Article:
I’ve been thinking lately of taking the SNAP Challenge, an exercise in which those who participate agree to feed themselves on a food stamp budget for a given period of time. The subject is timely: The Supplemental Nutrition Assistance Program (SNAP) and other federal nutrition programs eat up about 80 percent of the farm bill, which was recently passed by Congress.
There are problems with the challenge itself, however — at least in the way I’ve seen it work. Those who agree to it agree to feed themselves on $4.50 per day — or $1.50 per meal. That’s the amount the Feeding America organization, which sponsors the challenge, says SNAP recipients get each month to feed themselves. It’s not much.
At the same time, however, it misses a key point about SNAP. The program is not and never was designed to provide all the money a family would need to feed itself each month. SNAP, the new name for the old food stamp program, is by definition supplemental.
In fact, says a nice woman at the U.S. Department of Agriculture’s Food and Nutrition Service, the amount SNAP allocates is based on the idea that you will put about 30 percent of your own income toward food each month.
So how much should I assume I’d get from SNAP? Using my own and my daughter’s incomes, nothing. But figuring out numbers that actually work has been a challenge in itself.
Christy Sinatra, a communications officer with the state Department of Human Services, and I have been kicking numbers around for a couple of days. We’ve been helped by Kate Scott of the state’s SNAP policy team.
Here are the assumptions going in:
We’re talking about a two-person household just like mine, one of us over 60 and one of us disabled. From here on out, the assumptions we’re making do not match my reality.
One of our imaginary pair is working full time at the Oregon minimum wage. Her monthly gross pay is $1,565.20 per month. The other does not work.
Then come the deductions. Standard Oregon and federal deductions would, according to a website called Your Money Page (yourmoneypage.com), amount to $406.52 a month, leaving our family $1,158.68 to live on.
It will be tough. The average rent for a two-bedroom apartment in Bend right now is $800 a month, Sinatra says, so that’s the housing number we’re using. That may change, however, in the next couple of days.*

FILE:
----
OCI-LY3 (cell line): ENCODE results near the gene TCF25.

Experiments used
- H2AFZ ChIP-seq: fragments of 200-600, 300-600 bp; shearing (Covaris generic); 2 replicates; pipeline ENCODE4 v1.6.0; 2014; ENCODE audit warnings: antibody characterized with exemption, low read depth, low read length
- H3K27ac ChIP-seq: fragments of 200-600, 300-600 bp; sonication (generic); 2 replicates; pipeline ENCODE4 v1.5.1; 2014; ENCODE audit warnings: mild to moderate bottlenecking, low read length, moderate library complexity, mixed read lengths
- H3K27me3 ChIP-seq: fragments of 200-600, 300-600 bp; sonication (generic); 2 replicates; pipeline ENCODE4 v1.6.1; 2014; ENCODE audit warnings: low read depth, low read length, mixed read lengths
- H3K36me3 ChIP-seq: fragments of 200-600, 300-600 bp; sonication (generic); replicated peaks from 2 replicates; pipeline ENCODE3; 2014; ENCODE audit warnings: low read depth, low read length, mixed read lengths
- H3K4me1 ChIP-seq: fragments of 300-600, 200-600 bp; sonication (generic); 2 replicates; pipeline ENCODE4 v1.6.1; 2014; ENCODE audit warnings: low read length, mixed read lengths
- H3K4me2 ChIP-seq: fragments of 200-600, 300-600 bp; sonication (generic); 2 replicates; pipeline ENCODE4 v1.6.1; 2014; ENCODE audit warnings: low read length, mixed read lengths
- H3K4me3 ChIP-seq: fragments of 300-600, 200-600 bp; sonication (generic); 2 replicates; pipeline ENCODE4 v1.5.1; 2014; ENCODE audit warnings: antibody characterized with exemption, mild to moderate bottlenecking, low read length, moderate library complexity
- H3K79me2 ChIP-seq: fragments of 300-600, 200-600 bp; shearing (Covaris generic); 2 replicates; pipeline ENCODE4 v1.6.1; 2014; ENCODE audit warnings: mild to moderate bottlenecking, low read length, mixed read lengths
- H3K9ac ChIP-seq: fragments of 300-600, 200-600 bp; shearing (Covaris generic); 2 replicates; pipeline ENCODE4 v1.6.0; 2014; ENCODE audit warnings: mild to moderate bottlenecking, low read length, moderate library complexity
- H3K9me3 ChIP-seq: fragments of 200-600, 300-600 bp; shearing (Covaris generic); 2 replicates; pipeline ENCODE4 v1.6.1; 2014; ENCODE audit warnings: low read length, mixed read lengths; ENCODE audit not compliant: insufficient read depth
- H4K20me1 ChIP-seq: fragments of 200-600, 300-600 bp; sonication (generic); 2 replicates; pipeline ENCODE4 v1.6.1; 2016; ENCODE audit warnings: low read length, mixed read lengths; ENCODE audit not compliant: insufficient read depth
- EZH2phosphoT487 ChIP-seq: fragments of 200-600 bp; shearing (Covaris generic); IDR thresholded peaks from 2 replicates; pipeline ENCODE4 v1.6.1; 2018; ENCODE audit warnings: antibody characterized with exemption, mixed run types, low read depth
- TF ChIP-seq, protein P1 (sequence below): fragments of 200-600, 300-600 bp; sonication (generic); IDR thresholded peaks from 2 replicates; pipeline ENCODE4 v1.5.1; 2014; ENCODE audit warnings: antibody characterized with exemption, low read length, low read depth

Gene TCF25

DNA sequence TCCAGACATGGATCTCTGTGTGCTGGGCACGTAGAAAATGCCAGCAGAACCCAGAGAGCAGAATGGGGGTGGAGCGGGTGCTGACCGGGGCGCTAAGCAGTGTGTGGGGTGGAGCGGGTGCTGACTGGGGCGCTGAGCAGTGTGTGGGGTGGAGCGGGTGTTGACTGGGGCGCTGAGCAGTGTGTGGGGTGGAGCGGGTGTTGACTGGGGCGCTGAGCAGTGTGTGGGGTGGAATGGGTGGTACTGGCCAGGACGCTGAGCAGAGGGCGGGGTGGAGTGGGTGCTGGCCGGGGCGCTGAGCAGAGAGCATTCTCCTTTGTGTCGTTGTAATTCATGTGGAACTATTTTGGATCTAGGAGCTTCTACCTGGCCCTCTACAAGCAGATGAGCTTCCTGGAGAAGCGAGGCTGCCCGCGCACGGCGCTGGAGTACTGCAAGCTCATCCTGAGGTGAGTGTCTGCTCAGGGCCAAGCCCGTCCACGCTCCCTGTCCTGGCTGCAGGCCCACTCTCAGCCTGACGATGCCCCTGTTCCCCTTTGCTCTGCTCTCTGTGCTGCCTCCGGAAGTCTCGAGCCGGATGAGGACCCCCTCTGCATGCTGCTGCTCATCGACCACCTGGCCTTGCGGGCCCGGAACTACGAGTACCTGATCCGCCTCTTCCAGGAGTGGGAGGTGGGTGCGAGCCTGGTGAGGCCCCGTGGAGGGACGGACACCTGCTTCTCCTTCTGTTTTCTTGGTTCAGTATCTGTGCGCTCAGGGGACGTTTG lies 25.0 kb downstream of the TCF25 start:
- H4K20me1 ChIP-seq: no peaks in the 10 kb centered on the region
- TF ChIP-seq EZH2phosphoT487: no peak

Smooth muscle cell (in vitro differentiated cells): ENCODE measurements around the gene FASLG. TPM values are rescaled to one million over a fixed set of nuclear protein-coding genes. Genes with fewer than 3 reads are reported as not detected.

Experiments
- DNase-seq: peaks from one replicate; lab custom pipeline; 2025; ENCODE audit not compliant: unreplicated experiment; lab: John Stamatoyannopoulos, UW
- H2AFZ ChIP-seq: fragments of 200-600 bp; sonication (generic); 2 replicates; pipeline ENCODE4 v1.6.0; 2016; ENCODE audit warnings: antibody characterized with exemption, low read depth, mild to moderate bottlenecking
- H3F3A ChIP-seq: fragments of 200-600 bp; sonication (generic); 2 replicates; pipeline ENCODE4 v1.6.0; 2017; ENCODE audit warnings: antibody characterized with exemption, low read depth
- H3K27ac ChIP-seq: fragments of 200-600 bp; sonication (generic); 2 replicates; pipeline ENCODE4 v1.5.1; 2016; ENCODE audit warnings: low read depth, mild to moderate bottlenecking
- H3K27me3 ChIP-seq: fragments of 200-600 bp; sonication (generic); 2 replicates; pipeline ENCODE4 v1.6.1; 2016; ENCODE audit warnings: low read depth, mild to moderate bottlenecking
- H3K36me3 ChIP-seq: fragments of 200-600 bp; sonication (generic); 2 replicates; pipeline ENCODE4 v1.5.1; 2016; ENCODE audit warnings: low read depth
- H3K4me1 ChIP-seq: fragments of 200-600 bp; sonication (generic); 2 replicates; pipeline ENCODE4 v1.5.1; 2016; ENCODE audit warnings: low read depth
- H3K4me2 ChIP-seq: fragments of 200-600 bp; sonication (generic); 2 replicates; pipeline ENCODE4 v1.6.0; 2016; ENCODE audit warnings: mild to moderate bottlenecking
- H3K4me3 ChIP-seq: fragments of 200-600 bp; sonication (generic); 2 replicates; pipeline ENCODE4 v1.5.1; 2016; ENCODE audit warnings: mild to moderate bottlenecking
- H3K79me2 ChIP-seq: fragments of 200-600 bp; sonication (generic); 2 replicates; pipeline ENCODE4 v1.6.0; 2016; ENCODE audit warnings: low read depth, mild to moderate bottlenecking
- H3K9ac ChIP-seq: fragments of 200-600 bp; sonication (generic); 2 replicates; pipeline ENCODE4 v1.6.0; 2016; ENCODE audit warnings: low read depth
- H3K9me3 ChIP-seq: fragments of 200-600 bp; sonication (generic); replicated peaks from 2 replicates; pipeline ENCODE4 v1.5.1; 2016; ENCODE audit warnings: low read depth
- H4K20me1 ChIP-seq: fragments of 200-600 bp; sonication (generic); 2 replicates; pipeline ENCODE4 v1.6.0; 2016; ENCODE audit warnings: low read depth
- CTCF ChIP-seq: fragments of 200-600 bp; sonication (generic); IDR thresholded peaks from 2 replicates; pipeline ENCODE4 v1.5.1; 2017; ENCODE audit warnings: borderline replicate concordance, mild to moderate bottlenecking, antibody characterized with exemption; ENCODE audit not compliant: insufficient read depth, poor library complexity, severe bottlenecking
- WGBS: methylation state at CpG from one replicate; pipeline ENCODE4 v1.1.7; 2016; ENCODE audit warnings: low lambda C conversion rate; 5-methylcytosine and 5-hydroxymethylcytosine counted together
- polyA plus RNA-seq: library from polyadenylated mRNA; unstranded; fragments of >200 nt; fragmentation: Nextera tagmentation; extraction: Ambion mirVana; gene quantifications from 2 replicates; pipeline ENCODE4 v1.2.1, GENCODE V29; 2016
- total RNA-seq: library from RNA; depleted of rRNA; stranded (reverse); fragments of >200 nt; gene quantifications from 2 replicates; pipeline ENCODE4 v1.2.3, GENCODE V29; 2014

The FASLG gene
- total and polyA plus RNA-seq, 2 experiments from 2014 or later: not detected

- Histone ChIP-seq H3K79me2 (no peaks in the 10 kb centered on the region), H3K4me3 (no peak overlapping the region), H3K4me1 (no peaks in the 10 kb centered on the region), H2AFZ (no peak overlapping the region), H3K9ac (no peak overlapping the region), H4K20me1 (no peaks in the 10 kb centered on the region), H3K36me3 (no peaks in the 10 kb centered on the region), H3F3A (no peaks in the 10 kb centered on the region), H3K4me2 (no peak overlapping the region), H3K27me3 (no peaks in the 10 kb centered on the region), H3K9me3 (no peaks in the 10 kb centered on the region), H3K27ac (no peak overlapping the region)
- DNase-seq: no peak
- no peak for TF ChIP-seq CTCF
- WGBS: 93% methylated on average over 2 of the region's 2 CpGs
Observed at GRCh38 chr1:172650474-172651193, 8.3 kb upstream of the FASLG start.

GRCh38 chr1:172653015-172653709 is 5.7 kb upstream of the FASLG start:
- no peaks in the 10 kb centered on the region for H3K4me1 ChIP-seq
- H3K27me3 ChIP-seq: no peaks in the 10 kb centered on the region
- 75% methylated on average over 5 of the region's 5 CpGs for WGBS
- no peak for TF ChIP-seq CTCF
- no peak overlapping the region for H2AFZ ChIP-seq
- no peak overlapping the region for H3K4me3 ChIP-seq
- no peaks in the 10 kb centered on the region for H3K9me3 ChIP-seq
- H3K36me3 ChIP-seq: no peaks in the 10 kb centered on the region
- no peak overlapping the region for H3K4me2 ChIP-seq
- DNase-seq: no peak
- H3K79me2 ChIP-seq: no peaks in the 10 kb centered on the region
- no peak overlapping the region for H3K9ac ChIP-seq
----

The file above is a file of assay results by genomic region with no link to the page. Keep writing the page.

We’re using last year’s rough average for Bend sewer and water bills — or $60 a month. And because we cannot afford a snazzy new apartment in Bend, we’re assuming we’re living in an older one, almost surely heated with electricity. This time of year, the folks at NeighborImpact tell me, our power bill is likely to average another $300 a month. Garbage bills in Bend are $16 a month for a single small can.
If you’ve been keeping track, you know that fixed expenses have already reached $1,176 per month — or $17.32 more than what we assume net income is. That in itself is a problem, and there are others.
Not only is there no money in these numbers for food, there’s no money for transportation. We cannot purchase gas or pay car insurance or even ride Cascades East Transit buses. If our shoes have holes in them, we cannot replace them.
We cannot afford a telephone. Or cable, even the lowest-priced version of cable. We can never go to a movie, and if we have pets, we cannot afford to feed them.
Nor can we use our SNAP benefits on anything but food, and even that comes with restrictions. No restaurant meals. No booze nor cigarettes, no laundry soap or paper towels. Nothing that is sold hot from the grocery — presumably, then, no fried chicken from the deli counter.
As this now stands, our poor family cannot survive for long; even the barest minimum in expenses require more income than it has. So that’s the first challenge. We have to find numbers that make sense but still allow a family to live. We’re not there yet.
*To get us out of our mythical financial hole, we’ve changed the housing number by adding a mythical roommate at $300 per month who is on her own for food. Our total SNAP benefit will be $224 per month, which I will supplement with one-third of our net income, another $224, leaving us with a whopping $76 for everything else. Wish us luck.
— Janet Stevens is deputy editor of The Bulletin.